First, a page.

Checkdown - A Battle Red Blog Mystery (Chapter Six)

The following is, from start to finish, a work of complete fiction. Any resemblance to persons alive and/or dead are purely coincidental, so please don't sue me (because I own nothing of value); unless, of course, it's a reference to someone here on BRB, in which case REALLY don't sue me.

Chapter One - It's Good To Be The QB

Chapter Two - A Blogger Named Scott Brooks

Chapter Three - The Quarterback Is Dead

Chapter Four - Why Is Housekeeping Never There When You Need It?

Chapter Five - The Photograph

Chapter Six: I'm Looking For A Girl. Yeah, Aren't We All?

After stopping off for a macaroon at Katz' deli, Scott pulled into the parking lot adjacent to Trample. The lot belonged to a print shop which served, during the shop's off hours, as a backup parking lot for clubbers who were hesitant to spend exorbitant amounts of money for valet parking. He tossed the macaroon wrapper into the backseat of his beater car. The crumpled wrapper bounced off of other crinkled plastic and paper wrappers which had rapidly filled his backseat. Scott looked into the back of his car and sighed. He knew if he didn't clean his car out soon, he'd have to swim to get to the steering wheel.

As he got out of the car, he surveyed this "trendy hotspot" that Knile dismissed with his usual hipster disdain. For such a hip place, it sure didn't look like much from outside. It was a squat, two-story boxy building with little adornment on its outer walls. It didn't even have a sign out front, just a single row of neon light which bisected the two floors. The light was off and looked out of place on what had been an industrial warehouse once upon a time.

The valet parking lot next to the club was almost entirely devoid of cars, save for a single blue Cadillac parked with its wide nose almost pressed against the right side of the building. The lot had apparently been cordoned off in the time since the Cadillac had parked there.

Scott jogged across the street and grabbed the handle, hoping it was unlocked. The door opened with little effort and he entered the sleeping club.

The club itself was smaller and even more compact that the outside of the building led Scott to believe. Chairs were placed upside down on the few tables surrounding the dance floor as one of the waiters mindlessly swept the floor. The lack of windows and black-painted walls made him feel claustrophobic already. He couldn't imagine how crowded it would feel with hundreds of clubbers inside and dance music blasting like thunder from all directions. For a moment, he though he could hear the music. As he walked deeper into the brightly-lit club, the music on the stereo grew louder. It didn't pulse, it was just soft enough to be heard, and, to Scott's surprise, it sounded oddly familiar. He leaned his head forward to hear more.

"I've got the world on a string, sitting on a rainbow," the radio crooned.

Scott pulled his head back with a jerk. It was Sinatra. In one of the most popular bars for college kids and adults who couldn't accept that they were no longer college kids, Ol' Blue Eyes was playing. Scott heard someone whistling along with Frank. The bartender walked around the wall of multi-colored bottles which divided the two halves of the bar, cleaning a pint glass with a towel. The bartender looked up at Scott.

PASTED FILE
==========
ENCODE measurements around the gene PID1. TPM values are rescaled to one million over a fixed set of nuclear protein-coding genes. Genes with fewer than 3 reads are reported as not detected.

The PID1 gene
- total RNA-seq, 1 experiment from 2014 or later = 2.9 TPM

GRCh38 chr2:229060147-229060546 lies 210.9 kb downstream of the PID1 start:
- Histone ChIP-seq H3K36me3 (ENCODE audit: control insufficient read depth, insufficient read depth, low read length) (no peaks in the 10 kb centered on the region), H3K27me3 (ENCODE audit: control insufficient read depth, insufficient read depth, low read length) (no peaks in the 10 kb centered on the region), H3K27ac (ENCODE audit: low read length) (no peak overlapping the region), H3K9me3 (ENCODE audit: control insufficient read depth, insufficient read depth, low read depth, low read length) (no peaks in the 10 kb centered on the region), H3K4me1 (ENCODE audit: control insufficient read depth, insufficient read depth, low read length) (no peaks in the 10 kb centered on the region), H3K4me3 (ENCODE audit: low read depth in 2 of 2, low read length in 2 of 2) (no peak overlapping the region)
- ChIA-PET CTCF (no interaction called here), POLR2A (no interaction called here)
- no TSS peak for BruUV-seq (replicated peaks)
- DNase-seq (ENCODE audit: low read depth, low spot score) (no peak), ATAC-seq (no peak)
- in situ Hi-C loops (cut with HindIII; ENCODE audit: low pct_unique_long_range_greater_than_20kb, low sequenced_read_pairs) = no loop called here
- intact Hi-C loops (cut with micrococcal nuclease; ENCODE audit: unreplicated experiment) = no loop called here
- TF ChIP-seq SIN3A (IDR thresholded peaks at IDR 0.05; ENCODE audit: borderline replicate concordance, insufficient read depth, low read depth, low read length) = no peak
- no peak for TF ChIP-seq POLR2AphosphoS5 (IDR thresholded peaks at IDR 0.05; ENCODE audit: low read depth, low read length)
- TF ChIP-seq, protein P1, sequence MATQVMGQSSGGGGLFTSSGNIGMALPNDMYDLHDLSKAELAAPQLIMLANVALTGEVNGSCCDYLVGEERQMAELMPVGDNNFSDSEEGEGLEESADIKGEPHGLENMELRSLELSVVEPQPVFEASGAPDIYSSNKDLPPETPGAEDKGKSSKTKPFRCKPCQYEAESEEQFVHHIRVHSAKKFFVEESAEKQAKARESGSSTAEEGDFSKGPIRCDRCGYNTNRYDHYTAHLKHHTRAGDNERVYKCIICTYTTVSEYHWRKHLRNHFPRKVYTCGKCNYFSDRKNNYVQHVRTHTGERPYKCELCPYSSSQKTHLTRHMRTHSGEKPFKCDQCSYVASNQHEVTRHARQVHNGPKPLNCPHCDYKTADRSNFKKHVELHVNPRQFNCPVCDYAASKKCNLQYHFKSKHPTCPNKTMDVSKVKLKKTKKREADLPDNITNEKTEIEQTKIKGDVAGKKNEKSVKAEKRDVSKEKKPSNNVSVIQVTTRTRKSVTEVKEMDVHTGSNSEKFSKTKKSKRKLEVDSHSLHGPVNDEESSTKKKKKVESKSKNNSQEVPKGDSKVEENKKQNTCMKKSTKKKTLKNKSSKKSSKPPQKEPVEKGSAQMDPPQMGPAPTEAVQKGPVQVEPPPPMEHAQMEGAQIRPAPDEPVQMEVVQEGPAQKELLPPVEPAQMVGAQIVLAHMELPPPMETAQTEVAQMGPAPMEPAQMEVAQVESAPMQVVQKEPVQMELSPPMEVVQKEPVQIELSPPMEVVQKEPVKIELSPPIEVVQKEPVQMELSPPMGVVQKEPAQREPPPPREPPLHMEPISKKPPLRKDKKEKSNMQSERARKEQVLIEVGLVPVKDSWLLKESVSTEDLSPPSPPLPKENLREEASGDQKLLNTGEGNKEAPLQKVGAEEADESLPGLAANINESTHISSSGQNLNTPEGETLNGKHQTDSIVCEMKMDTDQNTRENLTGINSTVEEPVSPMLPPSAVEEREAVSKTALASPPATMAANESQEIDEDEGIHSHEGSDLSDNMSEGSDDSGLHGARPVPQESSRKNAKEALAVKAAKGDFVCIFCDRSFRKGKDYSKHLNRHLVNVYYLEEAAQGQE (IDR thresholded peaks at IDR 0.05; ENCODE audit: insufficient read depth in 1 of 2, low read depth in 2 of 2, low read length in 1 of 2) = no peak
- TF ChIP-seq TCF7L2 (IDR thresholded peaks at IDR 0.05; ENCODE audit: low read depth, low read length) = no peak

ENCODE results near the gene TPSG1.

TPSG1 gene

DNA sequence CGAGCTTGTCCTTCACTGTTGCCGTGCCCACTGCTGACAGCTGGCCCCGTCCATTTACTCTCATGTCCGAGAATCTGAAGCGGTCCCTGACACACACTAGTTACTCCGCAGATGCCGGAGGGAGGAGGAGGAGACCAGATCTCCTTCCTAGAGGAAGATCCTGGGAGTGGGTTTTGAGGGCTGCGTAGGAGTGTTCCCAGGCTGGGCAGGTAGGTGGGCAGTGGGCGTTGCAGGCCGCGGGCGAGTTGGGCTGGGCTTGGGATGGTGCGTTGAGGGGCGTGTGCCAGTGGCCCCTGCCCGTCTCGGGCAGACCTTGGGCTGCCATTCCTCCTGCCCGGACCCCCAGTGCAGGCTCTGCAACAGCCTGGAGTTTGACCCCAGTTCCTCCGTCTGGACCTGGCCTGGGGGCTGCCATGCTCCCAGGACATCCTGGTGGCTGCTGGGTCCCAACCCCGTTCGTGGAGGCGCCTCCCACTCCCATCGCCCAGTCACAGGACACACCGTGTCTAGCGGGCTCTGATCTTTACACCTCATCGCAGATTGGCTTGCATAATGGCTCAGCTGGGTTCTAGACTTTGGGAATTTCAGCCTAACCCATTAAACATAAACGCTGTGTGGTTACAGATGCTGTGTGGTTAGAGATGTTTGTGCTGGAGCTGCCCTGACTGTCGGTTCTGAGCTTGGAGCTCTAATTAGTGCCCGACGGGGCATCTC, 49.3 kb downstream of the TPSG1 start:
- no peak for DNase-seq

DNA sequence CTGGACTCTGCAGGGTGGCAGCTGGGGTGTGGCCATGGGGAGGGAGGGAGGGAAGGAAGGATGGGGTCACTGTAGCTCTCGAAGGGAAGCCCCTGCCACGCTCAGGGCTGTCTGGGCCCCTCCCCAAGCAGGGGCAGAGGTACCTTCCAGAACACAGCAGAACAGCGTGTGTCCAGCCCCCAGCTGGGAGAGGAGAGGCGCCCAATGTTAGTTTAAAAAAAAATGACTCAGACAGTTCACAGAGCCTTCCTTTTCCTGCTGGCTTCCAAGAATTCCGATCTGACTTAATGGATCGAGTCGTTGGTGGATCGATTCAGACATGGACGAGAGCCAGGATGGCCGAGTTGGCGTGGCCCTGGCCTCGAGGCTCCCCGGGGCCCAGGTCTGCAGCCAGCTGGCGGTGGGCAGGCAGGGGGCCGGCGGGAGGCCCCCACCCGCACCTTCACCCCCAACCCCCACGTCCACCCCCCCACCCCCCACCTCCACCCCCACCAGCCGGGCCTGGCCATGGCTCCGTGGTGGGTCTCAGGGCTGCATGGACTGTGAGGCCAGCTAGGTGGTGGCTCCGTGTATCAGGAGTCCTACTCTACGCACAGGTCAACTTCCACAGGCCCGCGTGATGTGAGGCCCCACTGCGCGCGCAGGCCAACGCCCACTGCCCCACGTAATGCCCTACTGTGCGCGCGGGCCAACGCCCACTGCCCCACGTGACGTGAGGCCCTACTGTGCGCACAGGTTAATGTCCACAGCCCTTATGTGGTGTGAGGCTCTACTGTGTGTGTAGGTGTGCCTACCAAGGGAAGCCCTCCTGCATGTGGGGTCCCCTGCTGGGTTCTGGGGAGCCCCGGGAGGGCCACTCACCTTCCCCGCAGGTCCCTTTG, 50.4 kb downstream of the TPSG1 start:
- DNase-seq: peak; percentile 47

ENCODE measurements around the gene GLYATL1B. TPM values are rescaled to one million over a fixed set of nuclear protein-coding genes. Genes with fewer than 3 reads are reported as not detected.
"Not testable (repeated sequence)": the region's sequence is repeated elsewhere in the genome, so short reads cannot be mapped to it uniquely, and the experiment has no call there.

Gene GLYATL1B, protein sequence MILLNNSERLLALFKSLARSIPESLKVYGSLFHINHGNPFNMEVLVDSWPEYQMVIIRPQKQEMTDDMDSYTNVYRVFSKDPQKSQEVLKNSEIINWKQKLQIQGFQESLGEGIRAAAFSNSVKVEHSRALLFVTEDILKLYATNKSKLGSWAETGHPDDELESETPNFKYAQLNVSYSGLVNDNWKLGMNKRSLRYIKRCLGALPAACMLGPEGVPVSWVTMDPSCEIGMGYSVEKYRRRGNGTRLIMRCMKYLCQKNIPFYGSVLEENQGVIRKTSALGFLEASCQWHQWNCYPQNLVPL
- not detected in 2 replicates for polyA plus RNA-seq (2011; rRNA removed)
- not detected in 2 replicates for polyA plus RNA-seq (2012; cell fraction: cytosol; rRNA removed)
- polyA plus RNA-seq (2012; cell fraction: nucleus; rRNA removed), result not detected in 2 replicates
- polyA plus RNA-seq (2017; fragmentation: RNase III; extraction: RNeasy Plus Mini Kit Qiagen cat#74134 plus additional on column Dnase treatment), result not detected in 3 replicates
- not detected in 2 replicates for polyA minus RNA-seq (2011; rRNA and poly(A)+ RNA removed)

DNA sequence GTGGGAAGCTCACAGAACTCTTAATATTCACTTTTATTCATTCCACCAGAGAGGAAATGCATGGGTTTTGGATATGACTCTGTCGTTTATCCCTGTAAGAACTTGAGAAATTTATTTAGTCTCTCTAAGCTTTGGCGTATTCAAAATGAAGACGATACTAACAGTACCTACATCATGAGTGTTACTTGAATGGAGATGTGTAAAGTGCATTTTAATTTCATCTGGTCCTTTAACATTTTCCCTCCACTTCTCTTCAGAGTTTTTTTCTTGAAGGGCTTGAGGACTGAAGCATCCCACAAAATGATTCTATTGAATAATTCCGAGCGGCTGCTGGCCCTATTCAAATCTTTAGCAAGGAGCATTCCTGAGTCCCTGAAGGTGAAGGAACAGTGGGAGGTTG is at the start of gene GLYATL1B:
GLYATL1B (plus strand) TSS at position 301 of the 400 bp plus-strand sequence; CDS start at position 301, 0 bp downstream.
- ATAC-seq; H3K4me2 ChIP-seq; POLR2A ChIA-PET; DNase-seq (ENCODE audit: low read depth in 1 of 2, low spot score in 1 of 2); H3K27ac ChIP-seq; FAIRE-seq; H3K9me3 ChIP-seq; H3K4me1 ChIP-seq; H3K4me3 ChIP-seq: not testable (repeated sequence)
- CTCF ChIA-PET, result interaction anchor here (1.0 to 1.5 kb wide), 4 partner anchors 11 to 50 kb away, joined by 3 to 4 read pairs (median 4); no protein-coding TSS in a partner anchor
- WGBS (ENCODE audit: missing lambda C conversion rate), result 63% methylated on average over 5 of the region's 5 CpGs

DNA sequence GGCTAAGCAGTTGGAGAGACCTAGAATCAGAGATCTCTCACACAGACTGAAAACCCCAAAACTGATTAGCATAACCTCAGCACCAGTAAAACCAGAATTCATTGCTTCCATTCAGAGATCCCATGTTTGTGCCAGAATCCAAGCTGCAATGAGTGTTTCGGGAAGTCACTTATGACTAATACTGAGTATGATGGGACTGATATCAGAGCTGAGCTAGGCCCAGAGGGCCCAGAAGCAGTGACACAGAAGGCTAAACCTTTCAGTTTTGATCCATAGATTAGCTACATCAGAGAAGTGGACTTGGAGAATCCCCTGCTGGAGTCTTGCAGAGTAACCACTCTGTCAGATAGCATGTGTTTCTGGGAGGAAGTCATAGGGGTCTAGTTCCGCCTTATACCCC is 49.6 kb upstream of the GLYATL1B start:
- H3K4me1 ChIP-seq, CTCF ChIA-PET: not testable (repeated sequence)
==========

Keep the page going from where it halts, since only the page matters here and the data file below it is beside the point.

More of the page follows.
"We're not open yet," he said pleasantly. The bartender was a tall, gaunt man who looked to be in his mid-30s. He had jet black hair with flecks of gray around his temples.

"I know. Actually, I wanted to ask you some questions."

The bartender froze in place for a long moment then put the glass on the bar, his eyes looking down below the bar. "You a cop?"

Scott shook his head quickly, "Oh, good lord no. I've been looking into Eliot Nash's death and it's led me here."

The smile curled up on the bartender's face again, "Oh, that. Whew. Thought you were here about something else."

"Something...else?" Scott asked.

"Never mind. It's not important. What did you want to know?"

Scott pulled out a copy of the photograph he printed from the copier at work. If it had been grainy on screen, putting the picture on paper didn't do it any favors. He handed it to the bartender, pointing at the girl in the blue dress, "Do you remember seeing her that night?"

"Do I? I think every guy in the club bought her a drink that night. I can't remember the last time I was so busy. I thought to myself, 'I have to see what this chick looks like,' you know? Just to see for myself if she was worth it."

"Was she?"

"If I wasn't working, I'd have bought her a drink myself. Hell, with the body she had, I'd have bought her a whole bottle."

"Does she come in here often?"

"No. Never. Saturday was her first time here."

"You seem pretty sure about that."

"Chicks like that don't come in here every day, you know," the bartender said with a wistful sigh.

"Did you catch her name by any chance?"

"Me? No. I never got a chance to leave the bar. But our VIP bartender overheard her and Nash. Told me her name was Julia."

"Julia," Scott repeated. "You said your VIP bartender saw her? Can I speak to him?"

"'Fraid not. He's not in. I don't know where he is either."

"Do you have his address listed somewhere?"

"There's a computer in the back that has it, but I can't access it. Only the manager can and he's never here. Always out on business or some such bullshit."

"I see," Scott said glumly.

Scott pointed at the picture again, this time at Nash's turned head. "When I saw this, it looked like he and this Julia were running away from something."

The bartender chuckled bitterly, "More like someone."

"Who's that?"

"Not sure, really. I do remember seeing someone dressed in a black suit who looked like he was itching for a fight, or worse."

"How so?"